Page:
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AUTONOMY AND LEARNINGThe human body is fascinating. It usually knows what it needs and uses complex mechanisms to send signals to the brain to have its needs met. 

Running low on fuel? The brain calls for the secretion of hunger hormones, increases the attractiveness of food, and—among other things—reduces satiety hormones. It does all this to get us to eat and thereby provide energy to the body in need. Learning to listen to the body’s signals to decode its needs and trusting it, however, is anything but easy. 



When we receive different messages from all over the place, it’s no wonder we don’t know where to turn. We therefore rely on plans, diets, or “lifestyles” that dictate what, when, and how much to eat. Modern methods of communication make it easy to spread contradictory messages, so it’s easy to get swept up in the current. By adding a certain moral value to our food choices and our physical appearance, we get a total disconnection from and distrust of the body, as well as a certain degree of confusion. 

It’s quite possible to break free from the rules and dictates that govern our diet to find a balance that is unique to us. Learning to trust the messages sent by the body despite the multitude of common misconceptions surrounding food is doable. Let’s find out how. 



Intuitive eating, developed by American dietitians Evelyn Tribole and Elyse Resch in 1995, consists of ten principles where the curious observation of what is going on within the body and mind is emphasized and the messages usually conveyed about food are questioned. 

This anti-diet approach relies on compassion and caring. This is how it guides us toward respect for the body by learning to trust it and feel gratitude for what it allows us to do. 

In recent years, many studies have shown the benefits of intuitive eating, including but not limited to an increase in appreciation for our bodies, pleasure in eating, sensitivity to the body’s signals, and the variety of foods consumed, as well as a decrease in eating disorders. 



The first step involves recognizing that diets don’t work in the long term. More than 90% of people who follow a diet either don’t lose weight or don’t maintain their weight loss beyond two or three years. People who lost weight following a diet regain the lost weight or more than the lost weight in 66% of cases. It is suggested that the“successes” are achieved by adopting unhealthy eating behaviours.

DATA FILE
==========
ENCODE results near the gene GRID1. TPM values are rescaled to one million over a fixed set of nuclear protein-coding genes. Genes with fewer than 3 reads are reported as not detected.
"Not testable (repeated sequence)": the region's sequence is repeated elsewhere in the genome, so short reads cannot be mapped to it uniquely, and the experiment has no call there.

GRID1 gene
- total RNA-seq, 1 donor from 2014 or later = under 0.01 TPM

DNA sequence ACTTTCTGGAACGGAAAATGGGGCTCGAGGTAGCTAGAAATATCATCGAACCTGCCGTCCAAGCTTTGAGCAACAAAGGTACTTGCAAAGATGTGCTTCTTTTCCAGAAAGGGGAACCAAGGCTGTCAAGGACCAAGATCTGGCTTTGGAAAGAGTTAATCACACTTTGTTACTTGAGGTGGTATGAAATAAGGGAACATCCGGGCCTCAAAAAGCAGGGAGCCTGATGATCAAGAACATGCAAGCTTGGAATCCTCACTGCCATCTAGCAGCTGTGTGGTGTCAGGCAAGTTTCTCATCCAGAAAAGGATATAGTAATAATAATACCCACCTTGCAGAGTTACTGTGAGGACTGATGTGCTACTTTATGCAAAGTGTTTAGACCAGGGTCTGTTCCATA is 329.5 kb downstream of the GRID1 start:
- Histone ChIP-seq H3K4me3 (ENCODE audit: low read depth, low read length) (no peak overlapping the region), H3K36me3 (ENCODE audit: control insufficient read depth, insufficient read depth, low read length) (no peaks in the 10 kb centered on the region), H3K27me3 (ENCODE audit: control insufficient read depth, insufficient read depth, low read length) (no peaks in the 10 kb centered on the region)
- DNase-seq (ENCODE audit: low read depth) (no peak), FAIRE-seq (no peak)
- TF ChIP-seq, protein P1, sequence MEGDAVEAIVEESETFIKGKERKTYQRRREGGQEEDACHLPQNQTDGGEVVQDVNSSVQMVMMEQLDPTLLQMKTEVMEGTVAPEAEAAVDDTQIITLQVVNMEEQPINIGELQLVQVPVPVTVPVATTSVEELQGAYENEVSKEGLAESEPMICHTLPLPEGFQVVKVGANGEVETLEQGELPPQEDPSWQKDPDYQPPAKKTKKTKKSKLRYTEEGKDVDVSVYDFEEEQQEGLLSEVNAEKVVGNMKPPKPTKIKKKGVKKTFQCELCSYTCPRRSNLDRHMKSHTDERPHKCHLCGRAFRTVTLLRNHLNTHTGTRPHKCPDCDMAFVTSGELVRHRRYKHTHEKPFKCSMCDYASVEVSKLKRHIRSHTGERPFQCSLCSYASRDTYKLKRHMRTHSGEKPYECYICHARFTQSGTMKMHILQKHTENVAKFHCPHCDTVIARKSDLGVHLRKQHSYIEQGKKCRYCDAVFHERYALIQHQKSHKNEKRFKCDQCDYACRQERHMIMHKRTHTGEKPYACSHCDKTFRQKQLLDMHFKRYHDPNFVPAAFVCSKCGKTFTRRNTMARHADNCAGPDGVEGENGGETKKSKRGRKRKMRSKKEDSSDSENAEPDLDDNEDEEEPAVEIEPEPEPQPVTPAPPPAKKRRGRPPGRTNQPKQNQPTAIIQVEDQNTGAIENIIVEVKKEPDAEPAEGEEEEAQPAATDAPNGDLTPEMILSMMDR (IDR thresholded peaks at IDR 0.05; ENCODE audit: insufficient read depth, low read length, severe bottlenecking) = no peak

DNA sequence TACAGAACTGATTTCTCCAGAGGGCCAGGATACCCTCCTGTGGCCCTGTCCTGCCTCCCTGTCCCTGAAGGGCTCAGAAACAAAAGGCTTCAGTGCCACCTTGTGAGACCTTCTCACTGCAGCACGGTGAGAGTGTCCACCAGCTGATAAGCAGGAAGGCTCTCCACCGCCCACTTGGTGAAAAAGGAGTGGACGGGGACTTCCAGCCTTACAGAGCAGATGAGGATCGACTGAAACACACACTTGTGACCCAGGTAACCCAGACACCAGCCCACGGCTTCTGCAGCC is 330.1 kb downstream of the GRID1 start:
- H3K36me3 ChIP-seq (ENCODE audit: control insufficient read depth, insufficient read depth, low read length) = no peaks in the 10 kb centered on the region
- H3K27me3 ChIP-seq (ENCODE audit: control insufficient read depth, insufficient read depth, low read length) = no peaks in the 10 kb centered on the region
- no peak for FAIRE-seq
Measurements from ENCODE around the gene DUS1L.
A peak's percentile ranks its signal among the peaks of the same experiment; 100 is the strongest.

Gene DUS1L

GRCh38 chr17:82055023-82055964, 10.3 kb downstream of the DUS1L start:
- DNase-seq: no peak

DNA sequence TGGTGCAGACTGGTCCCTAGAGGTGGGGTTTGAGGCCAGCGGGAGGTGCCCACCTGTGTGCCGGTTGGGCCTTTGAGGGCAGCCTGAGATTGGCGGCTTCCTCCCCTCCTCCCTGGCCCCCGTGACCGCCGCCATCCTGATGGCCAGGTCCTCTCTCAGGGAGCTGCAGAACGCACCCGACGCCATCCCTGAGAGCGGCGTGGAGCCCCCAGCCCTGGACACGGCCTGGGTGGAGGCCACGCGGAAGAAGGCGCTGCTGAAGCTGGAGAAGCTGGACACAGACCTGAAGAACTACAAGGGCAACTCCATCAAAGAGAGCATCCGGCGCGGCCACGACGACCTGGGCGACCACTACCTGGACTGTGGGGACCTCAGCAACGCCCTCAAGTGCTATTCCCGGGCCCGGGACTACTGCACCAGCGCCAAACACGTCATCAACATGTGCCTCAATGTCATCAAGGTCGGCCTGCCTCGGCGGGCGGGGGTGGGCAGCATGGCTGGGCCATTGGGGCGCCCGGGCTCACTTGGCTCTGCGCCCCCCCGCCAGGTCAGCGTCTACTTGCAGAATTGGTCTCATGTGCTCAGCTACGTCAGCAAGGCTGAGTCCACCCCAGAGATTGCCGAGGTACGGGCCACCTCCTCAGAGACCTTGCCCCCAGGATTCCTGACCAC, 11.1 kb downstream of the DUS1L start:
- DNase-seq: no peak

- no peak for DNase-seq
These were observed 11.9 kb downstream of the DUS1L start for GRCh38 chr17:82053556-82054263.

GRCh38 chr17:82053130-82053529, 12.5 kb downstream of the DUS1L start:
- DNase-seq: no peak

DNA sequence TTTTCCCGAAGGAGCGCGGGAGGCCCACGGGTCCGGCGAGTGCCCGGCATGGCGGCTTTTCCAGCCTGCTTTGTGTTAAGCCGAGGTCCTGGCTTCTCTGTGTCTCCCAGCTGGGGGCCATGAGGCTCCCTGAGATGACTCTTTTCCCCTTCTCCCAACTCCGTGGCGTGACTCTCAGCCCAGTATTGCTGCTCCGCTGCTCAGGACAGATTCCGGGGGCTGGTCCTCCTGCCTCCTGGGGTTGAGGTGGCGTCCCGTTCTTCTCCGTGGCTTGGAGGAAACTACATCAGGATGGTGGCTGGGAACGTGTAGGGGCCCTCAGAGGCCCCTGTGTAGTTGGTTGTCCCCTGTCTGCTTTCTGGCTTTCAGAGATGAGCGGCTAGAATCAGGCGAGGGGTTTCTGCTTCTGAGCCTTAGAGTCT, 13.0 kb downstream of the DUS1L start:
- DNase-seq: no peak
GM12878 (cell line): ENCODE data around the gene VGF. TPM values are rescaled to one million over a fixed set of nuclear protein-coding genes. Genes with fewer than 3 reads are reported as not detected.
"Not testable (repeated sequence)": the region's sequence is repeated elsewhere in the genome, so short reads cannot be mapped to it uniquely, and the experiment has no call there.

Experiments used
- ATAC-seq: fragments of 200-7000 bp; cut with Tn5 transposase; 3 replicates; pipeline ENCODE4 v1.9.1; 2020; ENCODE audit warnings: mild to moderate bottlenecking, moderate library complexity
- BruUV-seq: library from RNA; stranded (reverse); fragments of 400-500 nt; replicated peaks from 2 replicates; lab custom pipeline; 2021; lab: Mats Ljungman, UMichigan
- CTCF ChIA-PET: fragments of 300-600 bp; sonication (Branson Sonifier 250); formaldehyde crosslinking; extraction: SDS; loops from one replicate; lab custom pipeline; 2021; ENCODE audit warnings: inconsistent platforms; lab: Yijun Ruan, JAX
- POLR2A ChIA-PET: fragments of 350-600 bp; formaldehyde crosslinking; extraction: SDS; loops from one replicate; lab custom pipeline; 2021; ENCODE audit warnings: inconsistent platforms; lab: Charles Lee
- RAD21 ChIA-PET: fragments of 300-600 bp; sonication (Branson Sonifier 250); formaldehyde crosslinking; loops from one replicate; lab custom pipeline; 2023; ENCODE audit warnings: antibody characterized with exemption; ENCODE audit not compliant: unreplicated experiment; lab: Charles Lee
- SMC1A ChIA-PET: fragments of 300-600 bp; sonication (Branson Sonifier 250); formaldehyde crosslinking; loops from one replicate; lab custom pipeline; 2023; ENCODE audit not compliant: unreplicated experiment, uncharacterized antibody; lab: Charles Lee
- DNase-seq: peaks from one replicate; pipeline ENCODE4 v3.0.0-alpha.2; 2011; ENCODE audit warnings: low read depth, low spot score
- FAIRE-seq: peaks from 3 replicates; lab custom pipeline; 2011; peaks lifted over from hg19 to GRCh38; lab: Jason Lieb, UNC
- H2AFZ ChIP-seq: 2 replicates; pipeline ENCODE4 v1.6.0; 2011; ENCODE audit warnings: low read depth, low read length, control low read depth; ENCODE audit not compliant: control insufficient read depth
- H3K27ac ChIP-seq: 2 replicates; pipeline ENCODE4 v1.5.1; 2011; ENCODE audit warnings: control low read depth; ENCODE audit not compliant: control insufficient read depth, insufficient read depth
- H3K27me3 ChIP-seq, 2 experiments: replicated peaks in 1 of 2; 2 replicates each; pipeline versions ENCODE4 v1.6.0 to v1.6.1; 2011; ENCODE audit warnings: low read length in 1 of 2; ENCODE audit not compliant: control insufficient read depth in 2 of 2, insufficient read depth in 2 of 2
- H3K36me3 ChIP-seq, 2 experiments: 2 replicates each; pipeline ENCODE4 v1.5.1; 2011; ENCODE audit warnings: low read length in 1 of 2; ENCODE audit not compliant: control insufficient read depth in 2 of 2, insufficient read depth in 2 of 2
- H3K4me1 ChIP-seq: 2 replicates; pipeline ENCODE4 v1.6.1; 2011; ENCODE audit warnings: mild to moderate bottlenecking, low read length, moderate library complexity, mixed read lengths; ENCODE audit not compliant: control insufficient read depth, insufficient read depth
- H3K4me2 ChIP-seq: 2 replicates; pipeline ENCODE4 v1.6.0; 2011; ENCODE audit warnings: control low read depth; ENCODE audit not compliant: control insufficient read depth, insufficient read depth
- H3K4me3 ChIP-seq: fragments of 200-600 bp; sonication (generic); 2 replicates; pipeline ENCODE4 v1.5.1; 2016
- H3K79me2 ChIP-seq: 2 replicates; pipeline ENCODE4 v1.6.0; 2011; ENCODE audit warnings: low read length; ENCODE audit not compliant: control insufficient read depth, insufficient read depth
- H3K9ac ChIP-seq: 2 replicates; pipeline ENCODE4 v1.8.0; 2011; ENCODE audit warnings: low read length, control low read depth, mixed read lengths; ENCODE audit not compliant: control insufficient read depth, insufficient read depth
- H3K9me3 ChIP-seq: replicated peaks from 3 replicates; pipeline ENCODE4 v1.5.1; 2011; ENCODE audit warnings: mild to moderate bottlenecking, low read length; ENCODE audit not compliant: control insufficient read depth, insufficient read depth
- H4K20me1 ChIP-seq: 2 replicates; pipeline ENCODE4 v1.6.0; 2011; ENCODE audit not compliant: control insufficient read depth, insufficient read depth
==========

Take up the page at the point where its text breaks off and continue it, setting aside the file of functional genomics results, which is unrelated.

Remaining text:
To begin, let go of social media, magazines, books, or subscriptions that promote diets or position the thin body as the ideal to be achieved. Questioning the beauty standards presented in the media and recognizing body diversity lets us explore respect, acceptance, and appreciation of the body—three factors that contribute to our ability to take care of our needs for our overall well-being.



Intuitive eating invites you to honour your hunger by giving yourself the unconditional right to eat with pleasure and without guilt. By removing restrictions, the allure of the forbidden dissipates, and foods tend to lose their power of attraction. This allows us to make choices according to our tastes and needs. Discovering the pleasure of eating lets us enjoy maximum satisfaction and meet our cultural and social needs. Considering our fullness helps us determine when the meal is over and keep the overall experience satisfying. 

Watch out for the “food police”! That voice that dictates the rules to be followed and causes guilt when they aren’t respected. The one that stops us from eating after a certain time, that requires the presence of certain foods on our plates or demonizes others. What messages did you receive growing up? What impact do they have on your current eating habits and behaviours? 

Eating your emotions is often seen as a behaviour to be avoided. However, eating doesn’t just meet a need for energy! Eating offers comfort, connection, happiness, and pleasure. Should we diversify our toolbox to meet our needs? Absolutely! However, let’s recognize the resilience of the body in adopting compensatory mechanisms in the face of strong and painful emotions. The workings of the human body are fascinating, even in these reflexes at which we tend to wag our fingers.

Connecting with your body also means feeling the benefits related to movement, such as reduced pain, improved sleep, and better stress management. The goal of intuitive eating is to meet an individual’s physical, emotional, and psychological needs by improving their relationship with their body and their diet. What a beautiful and gentle way to find your balance!



Feeling the body’s signals may seem impossible to do, and it’s not accessible to everyone—for example, due to taking medications, a history of eating disorders, medical conditions, etc. The support of healthcare professionals is often necessary in these cases. 

Here are a few questions that can guide you in your efforts right now:

  • What happens in my body when it lacks energy?
  • How do I feel my emotions physically and what do I need to address them?
  • What foods provide me with energy and contribute to my well-being, and conversely, which foods don’t make me feel good?
  • When I move my body, how do I feel, and what do I get out of it?

Listening to and trusting your body means regaining your power and autonomy. And I really want that for you.

Strom Quebec Hiver19 HD37 - Swimming against the tide toward intuitive eating

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